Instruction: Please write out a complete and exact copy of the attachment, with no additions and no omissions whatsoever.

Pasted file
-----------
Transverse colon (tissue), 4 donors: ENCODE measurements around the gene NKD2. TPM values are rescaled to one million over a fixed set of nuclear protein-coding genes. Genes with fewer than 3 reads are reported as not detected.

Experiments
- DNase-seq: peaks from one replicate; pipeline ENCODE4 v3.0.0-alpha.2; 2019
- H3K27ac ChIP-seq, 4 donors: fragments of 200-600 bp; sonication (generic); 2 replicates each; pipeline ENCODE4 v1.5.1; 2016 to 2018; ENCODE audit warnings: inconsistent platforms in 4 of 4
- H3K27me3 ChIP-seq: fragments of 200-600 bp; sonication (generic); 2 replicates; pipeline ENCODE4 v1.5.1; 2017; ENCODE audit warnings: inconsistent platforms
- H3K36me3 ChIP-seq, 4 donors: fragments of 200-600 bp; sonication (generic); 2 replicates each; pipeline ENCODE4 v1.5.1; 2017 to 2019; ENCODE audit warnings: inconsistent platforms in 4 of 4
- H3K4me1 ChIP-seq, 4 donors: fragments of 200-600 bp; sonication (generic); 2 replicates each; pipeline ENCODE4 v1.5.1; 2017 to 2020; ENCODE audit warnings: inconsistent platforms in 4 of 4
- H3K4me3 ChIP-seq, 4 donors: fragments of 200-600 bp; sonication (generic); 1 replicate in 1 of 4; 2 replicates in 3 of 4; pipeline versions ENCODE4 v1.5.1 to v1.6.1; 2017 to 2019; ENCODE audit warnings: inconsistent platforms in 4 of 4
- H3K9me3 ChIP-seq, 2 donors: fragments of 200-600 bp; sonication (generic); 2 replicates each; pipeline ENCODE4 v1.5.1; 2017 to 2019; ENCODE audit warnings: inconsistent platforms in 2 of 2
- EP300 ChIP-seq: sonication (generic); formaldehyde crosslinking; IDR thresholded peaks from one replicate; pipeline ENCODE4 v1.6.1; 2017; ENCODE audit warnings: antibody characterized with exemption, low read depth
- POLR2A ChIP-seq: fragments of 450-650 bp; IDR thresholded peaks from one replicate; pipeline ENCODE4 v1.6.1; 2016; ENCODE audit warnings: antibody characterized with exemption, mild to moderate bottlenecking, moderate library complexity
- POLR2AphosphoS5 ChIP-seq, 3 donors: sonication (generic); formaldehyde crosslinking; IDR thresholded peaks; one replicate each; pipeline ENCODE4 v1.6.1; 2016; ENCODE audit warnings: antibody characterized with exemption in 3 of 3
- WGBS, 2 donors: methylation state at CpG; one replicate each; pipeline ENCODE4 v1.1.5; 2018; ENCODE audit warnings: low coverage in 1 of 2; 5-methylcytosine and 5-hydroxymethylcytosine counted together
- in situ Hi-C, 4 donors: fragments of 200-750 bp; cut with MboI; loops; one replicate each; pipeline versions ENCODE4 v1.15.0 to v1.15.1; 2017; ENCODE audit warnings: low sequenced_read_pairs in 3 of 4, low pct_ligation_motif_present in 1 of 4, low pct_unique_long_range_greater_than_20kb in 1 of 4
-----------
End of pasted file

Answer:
Transverse colon (tissue), 4 donors: ENCODE measurements around the gene NKD2. TPM values are rescaled to one million over a fixed set of nuclear protein-coding genes. Genes with fewer than 3 reads are reported as not detected.

Experiments
- DNase-seq: peaks from one replicate; pipeline ENCODE4 v3.0.0-alpha.2; 2019
- H3K27ac ChIP-seq, 4 donors: fragments of 200-600 bp; sonication (generic); 2 replicates each; pipeline ENCODE4 v1.5.1; 2016 to 2018; ENCODE audit warnings: inconsistent platforms in 4 of 4
- H3K27me3 ChIP-seq: fragments of 200-600 bp; sonication (generic); 2 replicates; pipeline ENCODE4 v1.5.1; 2017; ENCODE audit warnings: inconsistent platforms
- H3K36me3 ChIP-seq, 4 donors: fragments of 200-600 bp; sonication (generic); 2 replicates each; pipeline ENCODE4 v1.5.1; 2017 to 2019; ENCODE audit warnings: inconsistent platforms in 4 of 4
- H3K4me1 ChIP-seq, 4 donors: fragments of 200-600 bp; sonication (generic); 2 replicates each; pipeline ENCODE4 v1.5.1; 2017 to 2020; ENCODE audit warnings: inconsistent platforms in 4 of 4
- H3K4me3 ChIP-seq, 4 donors: fragments of 200-600 bp; sonication (generic); 1 replicate in 1 of 4; 2 replicates in 3 of 4; pipeline versions ENCODE4 v1.5.1 to v1.6.1; 2017 to 2019; ENCODE audit warnings: inconsistent platforms in 4 of 4
- H3K9me3 ChIP-seq, 2 donors: fragments of 200-600 bp; sonication (generic); 2 replicates each; pipeline ENCODE4 v1.5.1; 2017 to 2019; ENCODE audit warnings: inconsistent platforms in 2 of 2
- EP300 ChIP-seq: sonication (generic); formaldehyde crosslinking; IDR thresholded peaks from one replicate; pipeline ENCODE4 v1.6.1; 2017; ENCODE audit warnings: antibody characterized with exemption, low read depth
- POLR2A ChIP-seq: fragments of 450-650 bp; IDR thresholded peaks from one replicate; pipeline ENCODE4 v1.6.1; 2016; ENCODE audit warnings: antibody characterized with exemption, mild to moderate bottlenecking, moderate library complexity
- POLR2AphosphoS5 ChIP-seq, 3 donors: sonication (generic); formaldehyde crosslinking; IDR thresholded peaks; one replicate each; pipeline ENCODE4 v1.6.1; 2016; ENCODE audit warnings: antibody characterized with exemption in 3 of 3
- WGBS, 2 donors: methylation state at CpG; one replicate each; pipeline ENCODE4 v1.1.5; 2018; ENCODE audit warnings: low coverage in 1 of 2; 5-methylcytosine and 5-hydroxymethylcytosine counted together
- in situ Hi-C, 4 donors: fragments of 200-750 bp; cut with MboI; loops; one replicate each; pipeline versions ENCODE4 v1.15.0 to v1.15.1; 2017; ENCODE audit warnings: low sequenced_read_pairs in 3 of 4, low pct_ligation_motif_present in 1 of 4, low pct_unique_long_range_greater_than_20kb in 1 of 4